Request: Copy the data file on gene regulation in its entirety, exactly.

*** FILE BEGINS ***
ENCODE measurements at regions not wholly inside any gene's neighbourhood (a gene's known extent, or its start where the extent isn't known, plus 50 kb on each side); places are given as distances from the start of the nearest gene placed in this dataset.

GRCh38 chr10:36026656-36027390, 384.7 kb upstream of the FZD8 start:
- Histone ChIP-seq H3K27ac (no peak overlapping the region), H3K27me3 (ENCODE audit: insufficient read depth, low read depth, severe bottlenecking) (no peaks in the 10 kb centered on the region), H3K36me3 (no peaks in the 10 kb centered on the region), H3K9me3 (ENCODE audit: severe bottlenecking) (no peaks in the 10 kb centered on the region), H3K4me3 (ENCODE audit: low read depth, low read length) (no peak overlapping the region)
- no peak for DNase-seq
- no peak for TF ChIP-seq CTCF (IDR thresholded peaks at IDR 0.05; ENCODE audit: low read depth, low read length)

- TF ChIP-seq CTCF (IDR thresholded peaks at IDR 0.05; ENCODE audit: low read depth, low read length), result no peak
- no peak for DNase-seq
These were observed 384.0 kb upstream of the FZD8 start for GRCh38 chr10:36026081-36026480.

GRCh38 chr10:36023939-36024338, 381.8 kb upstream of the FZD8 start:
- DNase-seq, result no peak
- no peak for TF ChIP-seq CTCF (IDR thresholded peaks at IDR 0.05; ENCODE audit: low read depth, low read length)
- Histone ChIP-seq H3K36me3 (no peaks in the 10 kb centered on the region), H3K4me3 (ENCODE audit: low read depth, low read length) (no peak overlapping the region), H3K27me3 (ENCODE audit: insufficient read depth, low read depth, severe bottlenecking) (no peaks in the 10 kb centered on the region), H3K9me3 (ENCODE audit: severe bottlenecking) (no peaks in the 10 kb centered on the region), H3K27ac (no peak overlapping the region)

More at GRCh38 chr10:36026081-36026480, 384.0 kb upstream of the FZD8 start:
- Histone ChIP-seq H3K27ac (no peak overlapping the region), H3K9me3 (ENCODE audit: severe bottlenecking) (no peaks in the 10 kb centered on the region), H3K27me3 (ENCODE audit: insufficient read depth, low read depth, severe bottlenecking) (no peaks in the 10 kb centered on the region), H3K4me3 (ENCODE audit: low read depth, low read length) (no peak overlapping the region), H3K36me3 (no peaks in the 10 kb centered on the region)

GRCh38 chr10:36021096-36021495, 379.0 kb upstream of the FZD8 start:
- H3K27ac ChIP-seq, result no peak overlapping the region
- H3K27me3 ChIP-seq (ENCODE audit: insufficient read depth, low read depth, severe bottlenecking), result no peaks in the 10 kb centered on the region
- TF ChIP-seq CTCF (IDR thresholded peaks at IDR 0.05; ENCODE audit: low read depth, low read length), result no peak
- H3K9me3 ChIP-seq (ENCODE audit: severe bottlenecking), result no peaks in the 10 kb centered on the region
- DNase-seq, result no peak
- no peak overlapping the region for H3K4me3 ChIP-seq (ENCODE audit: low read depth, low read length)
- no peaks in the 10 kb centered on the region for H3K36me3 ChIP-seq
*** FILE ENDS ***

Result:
ENCODE measurements at regions not wholly inside any gene's neighbourhood (a gene's known extent, or its start where the extent isn't known, plus 50 kb on each side); places are given as distances from the start of the nearest gene placed in this dataset.

GRCh38 chr10:36026656-36027390, 384.7 kb upstream of the FZD8 start:
- Histone ChIP-seq H3K27ac (no peak overlapping the region), H3K27me3 (ENCODE audit: insufficient read depth, low read depth, severe bottlenecking) (no peaks in the 10 kb centered on the region), H3K36me3 (no peaks in the 10 kb centered on the region), H3K9me3 (ENCODE audit: severe bottlenecking) (no peaks in the 10 kb centered on the region), H3K4me3 (ENCODE audit: low read depth, low read length) (no peak overlapping the region)
- no peak for DNase-seq
- no peak for TF ChIP-seq CTCF (IDR thresholded peaks at IDR 0.05; ENCODE audit: low read depth, low read length)

- TF ChIP-seq CTCF (IDR thresholded peaks at IDR 0.05; ENCODE audit: low read depth, low read length), result no peak
- no peak for DNase-seq
These were observed 384.0 kb upstream of the FZD8 start for GRCh38 chr10:36026081-36026480.

GRCh38 chr10:36023939-36024338, 381.8 kb upstream of the FZD8 start:
- DNase-seq, result no peak
- no peak for TF ChIP-seq CTCF (IDR thresholded peaks at IDR 0.05; ENCODE audit: low read depth, low read length)
- Histone ChIP-seq H3K36me3 (no peaks in the 10 kb centered on the region), H3K4me3 (ENCODE audit: low read depth, low read length) (no peak overlapping the region), H3K27me3 (ENCODE audit: insufficient read depth, low read depth, severe bottlenecking) (no peaks in the 10 kb centered on the region), H3K9me3 (ENCODE audit: severe bottlenecking) (no peaks in the 10 kb centered on the region), H3K27ac (no peak overlapping the region)

More at GRCh38 chr10:36026081-36026480, 384.0 kb upstream of the FZD8 start:
- Histone ChIP-seq H3K27ac (no peak overlapping the region), H3K9me3 (ENCODE audit: severe bottlenecking) (no peaks in the 10 kb centered on the region), H3K27me3 (ENCODE audit: insufficient read depth, low read depth, severe bottlenecking) (no peaks in the 10 kb centered on the region), H3K4me3 (ENCODE audit: low read depth, low read length) (no peak overlapping the region), H3K36me3 (no peaks in the 10 kb centered on the region)

GRCh38 chr10:36021096-36021495, 379.0 kb upstream of the FZD8 start:
- H3K27ac ChIP-seq, result no peak overlapping the region
- H3K27me3 ChIP-seq (ENCODE audit: insufficient read depth, low read depth, severe bottlenecking), result no peaks in the 10 kb centered on the region
- TF ChIP-seq CTCF (IDR thresholded peaks at IDR 0.05; ENCODE audit: low read depth, low read length), result no peak
- H3K9me3 ChIP-seq (ENCODE audit: severe bottlenecking), result no peaks in the 10 kb centered on the region
- DNase-seq, result no peak
- no peak overlapping the region for H3K4me3 ChIP-seq (ENCODE audit: low read depth, low read length)
- no peaks in the 10 kb centered on the region for H3K36me3 ChIP-seq